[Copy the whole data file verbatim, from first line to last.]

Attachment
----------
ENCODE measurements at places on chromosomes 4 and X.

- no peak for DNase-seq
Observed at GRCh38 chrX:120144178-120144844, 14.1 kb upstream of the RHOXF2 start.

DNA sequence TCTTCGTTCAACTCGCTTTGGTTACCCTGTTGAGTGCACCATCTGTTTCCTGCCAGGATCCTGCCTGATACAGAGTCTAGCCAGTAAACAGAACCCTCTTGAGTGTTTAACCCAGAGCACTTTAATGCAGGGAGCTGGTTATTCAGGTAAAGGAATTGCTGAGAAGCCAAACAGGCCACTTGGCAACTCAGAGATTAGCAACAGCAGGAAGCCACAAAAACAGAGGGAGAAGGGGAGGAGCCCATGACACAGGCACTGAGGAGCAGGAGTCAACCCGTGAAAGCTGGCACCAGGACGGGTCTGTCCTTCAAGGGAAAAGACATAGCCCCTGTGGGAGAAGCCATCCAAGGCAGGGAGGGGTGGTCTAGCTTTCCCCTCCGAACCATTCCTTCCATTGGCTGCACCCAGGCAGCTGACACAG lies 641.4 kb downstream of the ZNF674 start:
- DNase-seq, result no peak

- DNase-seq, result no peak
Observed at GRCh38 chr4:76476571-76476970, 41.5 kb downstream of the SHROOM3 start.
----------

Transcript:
ENCODE measurements at places on chromosomes 4 and X.

- no peak for DNase-seq
Observed at GRCh38 chrX:120144178-120144844, 14.1 kb upstream of the RHOXF2 start.

DNA sequence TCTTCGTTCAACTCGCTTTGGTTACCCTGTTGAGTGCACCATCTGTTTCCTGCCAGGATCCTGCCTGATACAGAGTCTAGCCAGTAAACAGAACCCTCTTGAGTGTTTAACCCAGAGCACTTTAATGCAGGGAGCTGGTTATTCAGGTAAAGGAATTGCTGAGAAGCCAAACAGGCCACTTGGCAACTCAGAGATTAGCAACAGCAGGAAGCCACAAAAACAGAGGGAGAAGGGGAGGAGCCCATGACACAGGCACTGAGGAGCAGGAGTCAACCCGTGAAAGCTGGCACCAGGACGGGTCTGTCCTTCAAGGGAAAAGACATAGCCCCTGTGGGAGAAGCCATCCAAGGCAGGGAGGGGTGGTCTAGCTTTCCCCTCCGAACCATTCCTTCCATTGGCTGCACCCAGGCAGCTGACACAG lies 641.4 kb downstream of the ZNF674 start:
- DNase-seq, result no peak

- DNase-seq, result no peak
Observed at GRCh38 chr4:76476571-76476970, 41.5 kb downstream of the SHROOM3 start.